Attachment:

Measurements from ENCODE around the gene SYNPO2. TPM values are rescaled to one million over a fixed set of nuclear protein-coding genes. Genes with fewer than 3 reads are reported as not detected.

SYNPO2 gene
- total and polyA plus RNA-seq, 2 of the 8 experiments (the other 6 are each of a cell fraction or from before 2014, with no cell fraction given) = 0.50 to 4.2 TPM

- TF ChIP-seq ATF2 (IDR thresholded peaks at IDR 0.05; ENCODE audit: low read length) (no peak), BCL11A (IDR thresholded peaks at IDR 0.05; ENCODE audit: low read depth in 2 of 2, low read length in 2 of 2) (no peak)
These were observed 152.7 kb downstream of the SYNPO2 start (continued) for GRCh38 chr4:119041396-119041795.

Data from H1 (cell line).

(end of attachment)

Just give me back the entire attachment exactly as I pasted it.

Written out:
Measurements from ENCODE around the gene SYNPO2. TPM values are rescaled to one million over a fixed set of nuclear protein-coding genes. Genes with fewer than 3 reads are reported as not detected.

SYNPO2 gene
- total and polyA plus RNA-seq, 2 of the 8 experiments (the other 6 are each of a cell fraction or from before 2014, with no cell fraction given) = 0.50 to 4.2 TPM

- TF ChIP-seq ATF2 (IDR thresholded peaks at IDR 0.05; ENCODE audit: low read length) (no peak), BCL11A (IDR thresholded peaks at IDR 0.05; ENCODE audit: low read depth in 2 of 2, low read length in 2 of 2) (no peak)
These were observed 152.7 kb downstream of the SYNPO2 start (continued) for GRCh38 chr4:119041396-119041795.

Data from H1 (cell line).